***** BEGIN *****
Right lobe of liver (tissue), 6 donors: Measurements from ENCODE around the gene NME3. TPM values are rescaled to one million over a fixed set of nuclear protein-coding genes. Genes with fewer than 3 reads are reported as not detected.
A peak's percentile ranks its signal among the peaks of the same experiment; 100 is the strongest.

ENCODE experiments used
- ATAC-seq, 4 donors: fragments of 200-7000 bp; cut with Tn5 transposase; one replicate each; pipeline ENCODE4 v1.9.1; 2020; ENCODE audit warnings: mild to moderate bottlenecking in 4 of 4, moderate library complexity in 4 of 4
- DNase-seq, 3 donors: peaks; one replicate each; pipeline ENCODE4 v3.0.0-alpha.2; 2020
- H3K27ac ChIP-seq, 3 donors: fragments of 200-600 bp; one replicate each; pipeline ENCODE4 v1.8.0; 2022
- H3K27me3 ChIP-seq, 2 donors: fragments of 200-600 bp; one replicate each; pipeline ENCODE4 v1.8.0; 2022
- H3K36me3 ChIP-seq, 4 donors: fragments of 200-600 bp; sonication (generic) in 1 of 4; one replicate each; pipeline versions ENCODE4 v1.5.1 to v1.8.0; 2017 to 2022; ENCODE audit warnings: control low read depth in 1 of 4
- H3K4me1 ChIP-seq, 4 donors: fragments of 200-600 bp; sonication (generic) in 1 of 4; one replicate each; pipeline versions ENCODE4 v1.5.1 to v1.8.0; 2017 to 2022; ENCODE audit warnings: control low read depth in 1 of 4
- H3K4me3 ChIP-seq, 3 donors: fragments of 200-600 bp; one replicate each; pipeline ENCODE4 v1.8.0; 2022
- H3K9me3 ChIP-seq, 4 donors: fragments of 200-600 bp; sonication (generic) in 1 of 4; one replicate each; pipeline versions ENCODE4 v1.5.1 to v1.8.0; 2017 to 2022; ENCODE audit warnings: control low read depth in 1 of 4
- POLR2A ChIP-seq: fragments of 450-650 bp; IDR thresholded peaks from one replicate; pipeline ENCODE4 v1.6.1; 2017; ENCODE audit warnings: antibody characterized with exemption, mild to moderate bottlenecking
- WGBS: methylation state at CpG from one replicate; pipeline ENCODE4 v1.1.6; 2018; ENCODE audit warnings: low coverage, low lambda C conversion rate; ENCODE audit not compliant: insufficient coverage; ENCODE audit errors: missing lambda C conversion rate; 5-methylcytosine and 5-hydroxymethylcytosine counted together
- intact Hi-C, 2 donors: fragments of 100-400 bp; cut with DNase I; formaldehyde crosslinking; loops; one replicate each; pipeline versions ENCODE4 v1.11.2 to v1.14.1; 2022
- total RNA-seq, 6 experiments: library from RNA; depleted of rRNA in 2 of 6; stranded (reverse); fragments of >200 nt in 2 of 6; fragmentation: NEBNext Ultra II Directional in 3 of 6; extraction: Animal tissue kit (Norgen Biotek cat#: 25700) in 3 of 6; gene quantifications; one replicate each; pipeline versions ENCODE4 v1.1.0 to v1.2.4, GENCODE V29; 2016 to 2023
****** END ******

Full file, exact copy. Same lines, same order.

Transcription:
Right lobe of liver (tissue), 6 donors: Measurements from ENCODE around the gene NME3. TPM values are rescaled to one million over a fixed set of nuclear protein-coding genes. Genes with fewer than 3 reads are reported as not detected.
A peak's percentile ranks its signal among the peaks of the same experiment; 100 is the strongest.

ENCODE experiments used
- ATAC-seq, 4 donors: fragments of 200-7000 bp; cut with Tn5 transposase; one replicate each; pipeline ENCODE4 v1.9.1; 2020; ENCODE audit warnings: mild to moderate bottlenecking in 4 of 4, moderate library complexity in 4 of 4
- DNase-seq, 3 donors: peaks; one replicate each; pipeline ENCODE4 v3.0.0-alpha.2; 2020
- H3K27ac ChIP-seq, 3 donors: fragments of 200-600 bp; one replicate each; pipeline ENCODE4 v1.8.0; 2022
- H3K27me3 ChIP-seq, 2 donors: fragments of 200-600 bp; one replicate each; pipeline ENCODE4 v1.8.0; 2022
- H3K36me3 ChIP-seq, 4 donors: fragments of 200-600 bp; sonication (generic) in 1 of 4; one replicate each; pipeline versions ENCODE4 v1.5.1 to v1.8.0; 2017 to 2022; ENCODE audit warnings: control low read depth in 1 of 4
- H3K4me1 ChIP-seq, 4 donors: fragments of 200-600 bp; sonication (generic) in 1 of 4; one replicate each; pipeline versions ENCODE4 v1.5.1 to v1.8.0; 2017 to 2022; ENCODE audit warnings: control low read depth in 1 of 4
- H3K4me3 ChIP-seq, 3 donors: fragments of 200-600 bp; one replicate each; pipeline ENCODE4 v1.8.0; 2022
- H3K9me3 ChIP-seq, 4 donors: fragments of 200-600 bp; sonication (generic) in 1 of 4; one replicate each; pipeline versions ENCODE4 v1.5.1 to v1.8.0; 2017 to 2022; ENCODE audit warnings: control low read depth in 1 of 4
- POLR2A ChIP-seq: fragments of 450-650 bp; IDR thresholded peaks from one replicate; pipeline ENCODE4 v1.6.1; 2017; ENCODE audit warnings: antibody characterized with exemption, mild to moderate bottlenecking
- WGBS: methylation state at CpG from one replicate; pipeline ENCODE4 v1.1.6; 2018; ENCODE audit warnings: low coverage, low lambda C conversion rate; ENCODE audit not compliant: insufficient coverage; ENCODE audit errors: missing lambda C conversion rate; 5-methylcytosine and 5-hydroxymethylcytosine counted together
- intact Hi-C, 2 donors: fragments of 100-400 bp; cut with DNase I; formaldehyde crosslinking; loops; one replicate each; pipeline versions ENCODE4 v1.11.2 to v1.14.1; 2022
- total RNA-seq, 6 experiments: library from RNA; depleted of rRNA in 2 of 6; stranded (reverse); fragments of >200 nt in 2 of 6; fragmentation: NEBNext Ultra II Directional in 3 of 6; extraction: Animal tissue kit (Norgen Biotek cat#: 25700) in 3 of 6; gene quantifications; one replicate each; pipeline versions ENCODE4 v1.1.0 to v1.2.4, GENCODE V29; 2016 to 2023